In The Hungry Tide Amitav Ghosh takes the reader on a journey into one of the world’s most unique ecosystems. Following behind two outsiders who have little forewarning of what secrets and dangers await them.
The Sundarbans is a region that straddles the border of what is today India and Bangladesh, where the land meets the Bay of Bengal. Here, several rivers, including the Ganges, reach the sea, splintering as they do into innumerable smaller flows forming a large archipelago of islands. It makes for a complex ecosystem as fresh and saltwater mix between dry land and mangrove swamp.
These islands are the trailing threads of India’s fabric, the ragged fringe of her sari, the ãchol that follows her, half-wetted by the sea. They number in the thousands, these islands; some are immense and some no larger than sandbars; some have lasted through recorded history while other were washed into being just a year or two ago.
[…] There is no prettiness here to invite the stranger in: yet, to the world at large this archipelago is known as “the Sundarban”, which means, “the beautiful forest”.
People have inhabited the Sundarbans for centuries despite the precariousness of life there. Habitable land is sparse and can be easily reclaimed by swamp or sea in quick time, the region is vulnerable to cyclones emerging from the Bay which can utterly devastate the communities there, while even the daily routine includes the danger of crocodiles, sharks and man-eating tigers who probably kill far more than even the locals realise. Nevertheless, people continue to manage a meagre living there. Insisting that they are ‘tide people’ who neither know nor want any other way of life.
In The Hungry Tide, two outsiders journey to the Sundarbans, two very different people on very different missions.
Kanai is a businessman from New Delhi. With a gift for languages, he has built a successful business providing translators, much in demand in the Indian capital. Talent, security and confidence has provided a life where he has never felt particularly challenged, in danger or in want. He has led a playboy existence, never marrying though now middle-aged, preferring instead to enjoy himself with flings and lovers. Naturally, such attributes and outlook got him into trouble as a youth. On one such occasion he was sent to live with an uncle and aunt on the island of Lusibari in the Sundarbans to cool off after being suspended from school.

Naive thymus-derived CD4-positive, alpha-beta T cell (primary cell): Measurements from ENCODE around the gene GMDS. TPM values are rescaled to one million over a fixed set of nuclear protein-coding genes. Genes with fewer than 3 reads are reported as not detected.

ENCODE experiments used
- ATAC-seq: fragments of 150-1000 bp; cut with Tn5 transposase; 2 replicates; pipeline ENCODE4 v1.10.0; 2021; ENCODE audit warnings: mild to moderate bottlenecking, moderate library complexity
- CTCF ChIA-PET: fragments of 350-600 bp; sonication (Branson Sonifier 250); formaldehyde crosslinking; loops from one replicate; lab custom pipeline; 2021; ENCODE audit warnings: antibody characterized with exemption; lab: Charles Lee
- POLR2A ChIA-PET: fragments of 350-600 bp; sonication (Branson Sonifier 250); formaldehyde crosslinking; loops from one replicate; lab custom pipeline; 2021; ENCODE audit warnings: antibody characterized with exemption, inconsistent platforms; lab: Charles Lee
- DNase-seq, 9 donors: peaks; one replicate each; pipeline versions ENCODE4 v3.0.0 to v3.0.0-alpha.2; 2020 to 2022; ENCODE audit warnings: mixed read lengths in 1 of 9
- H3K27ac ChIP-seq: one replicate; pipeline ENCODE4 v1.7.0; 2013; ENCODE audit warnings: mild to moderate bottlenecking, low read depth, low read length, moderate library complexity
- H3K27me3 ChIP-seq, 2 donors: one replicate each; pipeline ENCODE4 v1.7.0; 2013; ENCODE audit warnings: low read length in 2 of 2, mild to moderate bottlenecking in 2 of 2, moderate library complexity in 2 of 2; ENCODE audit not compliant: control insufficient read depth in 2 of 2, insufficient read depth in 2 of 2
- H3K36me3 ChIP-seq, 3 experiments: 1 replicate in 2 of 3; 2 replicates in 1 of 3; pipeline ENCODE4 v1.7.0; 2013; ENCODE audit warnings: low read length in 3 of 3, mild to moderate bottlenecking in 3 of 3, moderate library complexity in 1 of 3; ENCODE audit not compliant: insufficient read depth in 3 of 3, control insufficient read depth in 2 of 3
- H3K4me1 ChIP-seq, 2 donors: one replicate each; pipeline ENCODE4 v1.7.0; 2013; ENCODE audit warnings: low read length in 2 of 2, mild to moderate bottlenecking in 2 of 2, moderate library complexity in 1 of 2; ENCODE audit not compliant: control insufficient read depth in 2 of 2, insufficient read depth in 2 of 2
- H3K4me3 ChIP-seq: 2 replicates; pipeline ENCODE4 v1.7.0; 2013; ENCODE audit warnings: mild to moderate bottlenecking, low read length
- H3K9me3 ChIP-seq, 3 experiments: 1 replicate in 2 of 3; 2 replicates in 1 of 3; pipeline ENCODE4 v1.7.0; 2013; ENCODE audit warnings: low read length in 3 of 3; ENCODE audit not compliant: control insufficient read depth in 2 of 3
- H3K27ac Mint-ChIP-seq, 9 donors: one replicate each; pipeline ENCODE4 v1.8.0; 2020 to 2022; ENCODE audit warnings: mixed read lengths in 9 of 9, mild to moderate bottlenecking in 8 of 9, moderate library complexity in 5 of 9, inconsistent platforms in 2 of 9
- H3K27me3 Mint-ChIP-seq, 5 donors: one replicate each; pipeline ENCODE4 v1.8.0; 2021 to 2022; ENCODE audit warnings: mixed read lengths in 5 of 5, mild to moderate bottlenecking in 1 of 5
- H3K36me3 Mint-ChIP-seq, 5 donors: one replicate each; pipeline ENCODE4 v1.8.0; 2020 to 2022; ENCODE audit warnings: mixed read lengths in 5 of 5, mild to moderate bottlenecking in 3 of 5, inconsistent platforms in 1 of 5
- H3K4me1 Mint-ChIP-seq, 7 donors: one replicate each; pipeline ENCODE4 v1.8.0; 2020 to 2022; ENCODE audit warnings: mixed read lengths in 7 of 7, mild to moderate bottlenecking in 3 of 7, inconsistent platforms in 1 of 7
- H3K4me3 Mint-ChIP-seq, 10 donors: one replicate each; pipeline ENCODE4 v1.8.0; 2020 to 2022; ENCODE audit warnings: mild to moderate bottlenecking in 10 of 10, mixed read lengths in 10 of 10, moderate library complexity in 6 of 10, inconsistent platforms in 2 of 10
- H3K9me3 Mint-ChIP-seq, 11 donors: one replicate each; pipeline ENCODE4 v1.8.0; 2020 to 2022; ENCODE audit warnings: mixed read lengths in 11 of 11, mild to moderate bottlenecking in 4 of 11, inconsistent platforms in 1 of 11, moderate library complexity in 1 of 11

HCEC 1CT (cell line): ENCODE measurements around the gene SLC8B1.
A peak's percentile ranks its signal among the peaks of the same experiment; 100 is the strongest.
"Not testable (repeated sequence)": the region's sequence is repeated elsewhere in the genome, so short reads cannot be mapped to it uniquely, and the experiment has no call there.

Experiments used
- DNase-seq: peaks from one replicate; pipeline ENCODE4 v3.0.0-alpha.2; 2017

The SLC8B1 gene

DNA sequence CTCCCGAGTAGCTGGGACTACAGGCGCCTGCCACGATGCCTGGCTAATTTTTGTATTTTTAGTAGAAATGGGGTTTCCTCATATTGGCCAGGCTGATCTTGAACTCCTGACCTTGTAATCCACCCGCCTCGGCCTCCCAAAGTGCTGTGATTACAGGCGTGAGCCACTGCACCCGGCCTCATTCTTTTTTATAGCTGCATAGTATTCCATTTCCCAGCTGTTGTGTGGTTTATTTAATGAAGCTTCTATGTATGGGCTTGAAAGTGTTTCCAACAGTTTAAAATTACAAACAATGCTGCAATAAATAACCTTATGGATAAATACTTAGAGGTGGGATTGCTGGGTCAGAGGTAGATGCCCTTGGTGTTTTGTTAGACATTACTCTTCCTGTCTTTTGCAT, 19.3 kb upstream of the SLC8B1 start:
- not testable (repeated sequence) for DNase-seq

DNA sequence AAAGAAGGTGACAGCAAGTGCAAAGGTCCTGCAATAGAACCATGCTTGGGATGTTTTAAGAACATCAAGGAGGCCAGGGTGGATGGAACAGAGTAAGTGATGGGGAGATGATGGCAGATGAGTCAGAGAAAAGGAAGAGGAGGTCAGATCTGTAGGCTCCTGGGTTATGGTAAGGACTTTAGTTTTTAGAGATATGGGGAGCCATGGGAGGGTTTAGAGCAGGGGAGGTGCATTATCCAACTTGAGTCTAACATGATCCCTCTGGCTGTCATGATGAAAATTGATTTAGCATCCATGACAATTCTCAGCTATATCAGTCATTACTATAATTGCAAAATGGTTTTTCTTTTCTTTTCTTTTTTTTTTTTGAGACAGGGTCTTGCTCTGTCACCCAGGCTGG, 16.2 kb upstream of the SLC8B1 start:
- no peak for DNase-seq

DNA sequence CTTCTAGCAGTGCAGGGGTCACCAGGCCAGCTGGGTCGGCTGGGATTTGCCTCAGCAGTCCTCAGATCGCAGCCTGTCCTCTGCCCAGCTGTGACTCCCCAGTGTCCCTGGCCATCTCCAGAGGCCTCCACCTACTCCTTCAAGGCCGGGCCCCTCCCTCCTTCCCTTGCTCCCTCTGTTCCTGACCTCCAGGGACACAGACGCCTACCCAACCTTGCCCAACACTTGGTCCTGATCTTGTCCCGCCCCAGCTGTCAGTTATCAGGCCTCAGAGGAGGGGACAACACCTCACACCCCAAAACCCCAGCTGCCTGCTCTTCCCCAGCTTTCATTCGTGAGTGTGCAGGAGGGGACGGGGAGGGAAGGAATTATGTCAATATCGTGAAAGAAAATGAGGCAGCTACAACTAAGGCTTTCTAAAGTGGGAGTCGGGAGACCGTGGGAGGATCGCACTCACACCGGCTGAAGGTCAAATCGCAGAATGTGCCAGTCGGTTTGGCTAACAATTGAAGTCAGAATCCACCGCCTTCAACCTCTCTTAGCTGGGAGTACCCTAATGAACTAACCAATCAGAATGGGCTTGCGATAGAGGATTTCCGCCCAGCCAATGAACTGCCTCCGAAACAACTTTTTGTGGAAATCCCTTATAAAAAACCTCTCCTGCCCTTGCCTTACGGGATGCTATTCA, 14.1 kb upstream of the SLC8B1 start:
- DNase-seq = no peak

Kanai’s uncle, Nirmal, was something of a dreamer, a romantic and an idealist. As a young man Nirmal made a name as a Leftist intellectual who gave impassioned lectures on English Literature at university. Following Independence, Nirmal’s views attracted unwanted attention. After being interrogated by police for attending a socialist meeting, a heartbroken Nirmal and his wife, Nilima, seek to make a new start on Lusibari where Nilima’s family have arranged a teaching position for Nirmal at the local high school.
Kanai’s aunt, Nilima, came from a distinguished family known for their public service. The harshness of life on Lusibari, where there are few services available, crops routinely fail and deaths from natural dangers are too frequent, gives Nilima new opportunities. Politically astute and a natural leader and organiser, Nilima has devoted herself to improving the quality of life of the tide people and has a number of large accomplishments to her name, especially the hospital that has been built on Lusibari. Her pragmatism and achievements are in sharp contrast to Nirmal’s idle idealism and their marriage is not without friction.